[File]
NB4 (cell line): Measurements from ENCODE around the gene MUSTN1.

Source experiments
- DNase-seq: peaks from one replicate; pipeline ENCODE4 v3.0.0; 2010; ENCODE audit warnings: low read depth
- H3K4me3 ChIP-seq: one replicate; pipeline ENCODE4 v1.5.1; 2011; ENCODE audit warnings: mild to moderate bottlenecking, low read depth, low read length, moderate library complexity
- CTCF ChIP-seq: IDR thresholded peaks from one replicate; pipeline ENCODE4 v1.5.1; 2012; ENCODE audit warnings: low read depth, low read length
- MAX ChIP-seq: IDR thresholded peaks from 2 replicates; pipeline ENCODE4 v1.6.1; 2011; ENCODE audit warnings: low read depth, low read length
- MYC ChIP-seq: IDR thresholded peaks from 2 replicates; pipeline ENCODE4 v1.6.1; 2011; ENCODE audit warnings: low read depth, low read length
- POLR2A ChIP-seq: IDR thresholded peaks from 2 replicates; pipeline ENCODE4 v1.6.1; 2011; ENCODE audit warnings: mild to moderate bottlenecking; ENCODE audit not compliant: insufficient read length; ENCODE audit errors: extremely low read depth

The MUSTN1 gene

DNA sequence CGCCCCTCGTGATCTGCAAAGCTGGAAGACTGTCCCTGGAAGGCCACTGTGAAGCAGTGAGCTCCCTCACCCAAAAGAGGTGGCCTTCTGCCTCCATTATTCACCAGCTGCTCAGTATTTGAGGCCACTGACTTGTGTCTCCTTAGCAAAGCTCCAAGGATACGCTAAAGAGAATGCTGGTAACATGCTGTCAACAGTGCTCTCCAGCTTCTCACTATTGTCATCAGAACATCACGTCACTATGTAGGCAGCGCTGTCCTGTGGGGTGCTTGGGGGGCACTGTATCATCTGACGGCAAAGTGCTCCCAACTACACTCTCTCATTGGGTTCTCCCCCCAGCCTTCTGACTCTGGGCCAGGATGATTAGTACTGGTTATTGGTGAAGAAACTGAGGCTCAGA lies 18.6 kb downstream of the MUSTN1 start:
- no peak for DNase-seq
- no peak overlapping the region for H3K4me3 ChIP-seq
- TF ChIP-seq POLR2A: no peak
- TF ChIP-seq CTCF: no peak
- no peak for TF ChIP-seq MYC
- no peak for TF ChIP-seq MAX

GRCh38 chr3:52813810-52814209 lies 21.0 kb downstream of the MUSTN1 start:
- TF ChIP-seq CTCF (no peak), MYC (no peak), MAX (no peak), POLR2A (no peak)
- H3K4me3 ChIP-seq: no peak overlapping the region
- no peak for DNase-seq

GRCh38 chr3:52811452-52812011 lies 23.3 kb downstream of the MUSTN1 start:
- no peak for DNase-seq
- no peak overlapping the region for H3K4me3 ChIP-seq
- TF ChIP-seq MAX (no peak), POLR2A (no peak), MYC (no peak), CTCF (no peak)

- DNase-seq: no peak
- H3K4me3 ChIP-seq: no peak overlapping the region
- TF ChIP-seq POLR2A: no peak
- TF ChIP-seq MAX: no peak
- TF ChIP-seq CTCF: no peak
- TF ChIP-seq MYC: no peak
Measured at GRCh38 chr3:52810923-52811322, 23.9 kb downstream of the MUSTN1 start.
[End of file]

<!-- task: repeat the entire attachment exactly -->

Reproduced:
NB4 (cell line): Measurements from ENCODE around the gene MUSTN1.

Source experiments
- DNase-seq: peaks from one replicate; pipeline ENCODE4 v3.0.0; 2010; ENCODE audit warnings: low read depth
- H3K4me3 ChIP-seq: one replicate; pipeline ENCODE4 v1.5.1; 2011; ENCODE audit warnings: mild to moderate bottlenecking, low read depth, low read length, moderate library complexity
- CTCF ChIP-seq: IDR thresholded peaks from one replicate; pipeline ENCODE4 v1.5.1; 2012; ENCODE audit warnings: low read depth, low read length
- MAX ChIP-seq: IDR thresholded peaks from 2 replicates; pipeline ENCODE4 v1.6.1; 2011; ENCODE audit warnings: low read depth, low read length
- MYC ChIP-seq: IDR thresholded peaks from 2 replicates; pipeline ENCODE4 v1.6.1; 2011; ENCODE audit warnings: low read depth, low read length
- POLR2A ChIP-seq: IDR thresholded peaks from 2 replicates; pipeline ENCODE4 v1.6.1; 2011; ENCODE audit warnings: mild to moderate bottlenecking; ENCODE audit not compliant: insufficient read length; ENCODE audit errors: extremely low read depth

The MUSTN1 gene

DNA sequence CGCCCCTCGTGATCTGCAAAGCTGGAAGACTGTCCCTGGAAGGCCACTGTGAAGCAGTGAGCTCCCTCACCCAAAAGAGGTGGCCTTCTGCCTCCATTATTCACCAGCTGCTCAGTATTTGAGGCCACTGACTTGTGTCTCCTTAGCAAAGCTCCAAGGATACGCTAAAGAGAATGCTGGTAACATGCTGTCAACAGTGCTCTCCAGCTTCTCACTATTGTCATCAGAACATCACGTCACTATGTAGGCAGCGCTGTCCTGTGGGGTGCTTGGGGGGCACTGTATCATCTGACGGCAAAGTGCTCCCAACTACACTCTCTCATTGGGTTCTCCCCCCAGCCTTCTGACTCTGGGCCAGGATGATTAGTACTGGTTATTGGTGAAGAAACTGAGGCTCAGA lies 18.6 kb downstream of the MUSTN1 start:
- no peak for DNase-seq
- no peak overlapping the region for H3K4me3 ChIP-seq
- TF ChIP-seq POLR2A: no peak
- TF ChIP-seq CTCF: no peak
- no peak for TF ChIP-seq MYC
- no peak for TF ChIP-seq MAX

GRCh38 chr3:52813810-52814209 lies 21.0 kb downstream of the MUSTN1 start:
- TF ChIP-seq CTCF (no peak), MYC (no peak), MAX (no peak), POLR2A (no peak)
- H3K4me3 ChIP-seq: no peak overlapping the region
- no peak for DNase-seq

GRCh38 chr3:52811452-52812011 lies 23.3 kb downstream of the MUSTN1 start:
- no peak for DNase-seq
- no peak overlapping the region for H3K4me3 ChIP-seq
- TF ChIP-seq MAX (no peak), POLR2A (no peak), MYC (no peak), CTCF (no peak)

- DNase-seq: no peak
- H3K4me3 ChIP-seq: no peak overlapping the region
- TF ChIP-seq POLR2A: no peak
- TF ChIP-seq MAX: no peak
- TF ChIP-seq CTCF: no peak
- TF ChIP-seq MYC: no peak
Measured at GRCh38 chr3:52810923-52811322, 23.9 kb downstream of the MUSTN1 start.